Chronology of Electromagnetism and Classical Optics

130 Claudius Ptolemaeus tabulates angles of refraction for several media.
1269 Pelerin de Maricourt describes magnetic poles and remarks on the nonexistence of isolated magnetic poles.
1305 Dietrich von Freiberg uses crystalline spheres and flasks filled with water to study the reflection and refraction in raindrops that leads to primary and secondary rainbows.
1604 Johannes Kepler describes how the eye focuses light.
1611 Marko Dominis discusses the rainbow in De Radiis Visus et Lucis.
1611 Johannes Kepler discovers total internal reflection, a small angle refraction law, and thin lens optics.
1621 Willebrord Snell states his law of refraction.
1637 Rene Descartes quantitatively derives the angles at which primary and secondary rainbows are seen with respect to the angle of the Sun's elevation.
1657 Pierre de Fermat introduces the principle of least time into optics.
1678 Christian Huygens states his principle of wavefront sources.
1704 Isaac Newton publishes Opticks.
1728 James Bradley discovers the aberration of starlight and uses it to determine that the speed of light is about 283,000 km/s.
1752 Benjamin Franklin shows that lightning is electricity.
1767 Joseph Priestly proposes an electrical inverse-square law.
1785 Charles Coulomb introduces the inverse-square law of electrostatics.
1786 Luigi Galvani discovers "animal electricity'' and postulates that animal bodies are storehouses of electricity.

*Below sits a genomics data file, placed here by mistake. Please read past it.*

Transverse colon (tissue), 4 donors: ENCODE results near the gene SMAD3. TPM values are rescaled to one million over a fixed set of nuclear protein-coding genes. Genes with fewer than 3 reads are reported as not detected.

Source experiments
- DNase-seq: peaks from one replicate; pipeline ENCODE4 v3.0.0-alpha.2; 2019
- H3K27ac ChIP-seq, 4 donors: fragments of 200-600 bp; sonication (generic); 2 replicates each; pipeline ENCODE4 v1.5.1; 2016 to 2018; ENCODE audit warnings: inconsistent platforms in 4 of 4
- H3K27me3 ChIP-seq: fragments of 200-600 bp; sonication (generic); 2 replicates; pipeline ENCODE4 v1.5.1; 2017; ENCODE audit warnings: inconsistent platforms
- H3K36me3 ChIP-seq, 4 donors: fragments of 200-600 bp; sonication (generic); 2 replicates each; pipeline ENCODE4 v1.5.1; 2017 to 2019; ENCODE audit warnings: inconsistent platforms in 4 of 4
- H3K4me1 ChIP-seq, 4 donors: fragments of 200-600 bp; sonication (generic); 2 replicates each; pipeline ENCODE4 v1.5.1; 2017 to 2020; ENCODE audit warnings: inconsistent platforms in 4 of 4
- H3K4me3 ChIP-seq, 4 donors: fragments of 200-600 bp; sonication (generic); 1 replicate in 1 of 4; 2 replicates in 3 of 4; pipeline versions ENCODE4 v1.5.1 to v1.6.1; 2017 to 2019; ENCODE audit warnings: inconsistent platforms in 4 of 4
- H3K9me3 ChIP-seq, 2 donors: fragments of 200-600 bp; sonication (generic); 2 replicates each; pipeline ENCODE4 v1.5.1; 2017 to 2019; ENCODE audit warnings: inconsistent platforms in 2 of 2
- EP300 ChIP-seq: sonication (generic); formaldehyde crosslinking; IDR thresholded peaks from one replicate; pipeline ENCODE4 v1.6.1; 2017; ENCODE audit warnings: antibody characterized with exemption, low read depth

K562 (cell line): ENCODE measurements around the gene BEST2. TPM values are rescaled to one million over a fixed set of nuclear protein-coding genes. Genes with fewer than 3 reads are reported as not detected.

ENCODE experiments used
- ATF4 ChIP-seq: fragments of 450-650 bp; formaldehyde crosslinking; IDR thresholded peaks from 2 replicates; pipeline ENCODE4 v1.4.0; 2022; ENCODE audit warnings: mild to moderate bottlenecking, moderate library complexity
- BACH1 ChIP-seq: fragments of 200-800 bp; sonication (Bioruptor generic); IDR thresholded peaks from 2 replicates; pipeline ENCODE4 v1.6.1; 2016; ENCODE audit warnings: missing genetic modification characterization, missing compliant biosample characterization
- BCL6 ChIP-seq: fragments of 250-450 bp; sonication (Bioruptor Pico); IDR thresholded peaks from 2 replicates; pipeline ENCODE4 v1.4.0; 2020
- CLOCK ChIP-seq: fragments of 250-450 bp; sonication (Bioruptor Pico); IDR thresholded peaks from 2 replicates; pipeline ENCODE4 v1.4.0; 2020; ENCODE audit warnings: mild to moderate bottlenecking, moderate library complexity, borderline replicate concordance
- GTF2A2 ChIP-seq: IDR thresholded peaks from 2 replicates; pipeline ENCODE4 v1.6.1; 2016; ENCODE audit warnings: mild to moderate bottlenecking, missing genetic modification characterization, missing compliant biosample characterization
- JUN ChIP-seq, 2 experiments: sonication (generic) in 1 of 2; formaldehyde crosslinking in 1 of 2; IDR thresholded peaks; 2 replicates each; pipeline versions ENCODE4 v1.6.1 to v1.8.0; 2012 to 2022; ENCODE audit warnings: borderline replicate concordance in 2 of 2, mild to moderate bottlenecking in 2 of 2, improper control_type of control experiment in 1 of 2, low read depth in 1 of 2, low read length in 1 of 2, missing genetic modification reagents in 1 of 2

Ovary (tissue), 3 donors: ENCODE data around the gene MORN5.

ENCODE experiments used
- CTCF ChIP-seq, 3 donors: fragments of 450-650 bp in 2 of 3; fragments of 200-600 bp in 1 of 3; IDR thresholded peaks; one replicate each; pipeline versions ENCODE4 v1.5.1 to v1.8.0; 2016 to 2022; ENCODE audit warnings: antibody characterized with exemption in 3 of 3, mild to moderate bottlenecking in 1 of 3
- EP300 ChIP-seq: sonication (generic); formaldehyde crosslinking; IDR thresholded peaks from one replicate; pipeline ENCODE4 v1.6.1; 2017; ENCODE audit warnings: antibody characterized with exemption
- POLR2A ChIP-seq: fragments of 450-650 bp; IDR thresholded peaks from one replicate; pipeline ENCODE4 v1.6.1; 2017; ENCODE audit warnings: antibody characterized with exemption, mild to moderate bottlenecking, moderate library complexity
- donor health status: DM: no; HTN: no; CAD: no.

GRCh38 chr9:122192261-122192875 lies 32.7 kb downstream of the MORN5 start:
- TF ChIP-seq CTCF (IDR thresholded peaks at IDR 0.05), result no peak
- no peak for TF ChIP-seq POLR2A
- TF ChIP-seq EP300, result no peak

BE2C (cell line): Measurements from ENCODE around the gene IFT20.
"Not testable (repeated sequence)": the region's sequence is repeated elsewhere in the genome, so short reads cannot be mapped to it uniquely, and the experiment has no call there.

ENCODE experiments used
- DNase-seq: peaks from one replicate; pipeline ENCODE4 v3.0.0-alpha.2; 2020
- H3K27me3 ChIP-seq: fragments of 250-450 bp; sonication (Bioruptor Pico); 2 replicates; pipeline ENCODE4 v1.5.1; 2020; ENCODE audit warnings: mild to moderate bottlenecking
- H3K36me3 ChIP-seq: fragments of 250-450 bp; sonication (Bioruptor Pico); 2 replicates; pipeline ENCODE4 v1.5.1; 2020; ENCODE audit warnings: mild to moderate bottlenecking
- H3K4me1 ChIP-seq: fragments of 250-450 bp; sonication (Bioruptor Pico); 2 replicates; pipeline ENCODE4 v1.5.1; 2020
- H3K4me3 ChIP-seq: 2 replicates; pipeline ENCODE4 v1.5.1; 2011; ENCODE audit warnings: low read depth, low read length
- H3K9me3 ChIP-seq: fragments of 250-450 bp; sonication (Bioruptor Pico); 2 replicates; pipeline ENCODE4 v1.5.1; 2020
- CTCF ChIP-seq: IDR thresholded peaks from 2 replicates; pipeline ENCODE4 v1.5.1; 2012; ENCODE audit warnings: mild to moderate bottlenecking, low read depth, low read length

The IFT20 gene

1800 William Herschel discovers infrared radiation from the Sun.
1801 Johann Ritter discovers ultraviolet radiation from the Sun.
1801 Thomas Young demonstrates the wave nature of light and the principle of interference.
1808 Etienne Malus discovers polarization by reflection.
1809 Etienne Malus publishes the law of Malus which predicts the light intensity transmitted by two polarizing sheets.
1811 Francois Arago discovers that some quartz crystals will continuously rotate the electric vector of light.
1816 David Brewster describes the polarization of light by reflection.
1818 Simeon Poisson predicts the Poisson bright spot at the center of the shadow of a circular opaque obstacle.
1818 Francois Arago verifies the existence of the Poisson bright spot.
1820 Hans Oersted notices that a current in a wire can deflect a compass needle.
1821 Augustin Fresnel presented the laws which enable the intensity and polarization of reflected and refracted light to be calculated..
1826 Simon Ohm states his law of electrical resistance.
1831 Michael Faraday states his law of induction.
1833 Heinrich Lenz states that an induced current in a closed conducting loop will appear in such a direction that it opposes the change that produced it.
1845 Michael Faraday discovers that light propagation in a material can be influenced by external magnetic fields.
1849 Armand Fizeau and Jean-Bernard Foucault measure the speed of light to be about 298,000 km/s.
1852 George Stokes defines the Stokes parameters of polarization.
1864 James Clerk Maxwell publishes his papers on a dynamical theory of the electromagnetic field.
1871 Lord Rayleigh discusses the blue sky law and sunsets.
1873 James Clerk Maxwell states that light is an electromagnetic phenomenon.
1875 John Kerr demonstrates the quadratic electro-optic effect (the Keer effect) in glass..
1888 Heinrich Hertz discovers radio waves.
1895 Wilhelm Roentgen discovers X-rays.
1896 Arnold Sommerfeld solves the half-plane diffraction problem.
1956 R. Hanbury-Brown and R.Q. Twiss complete the correlation interferometer.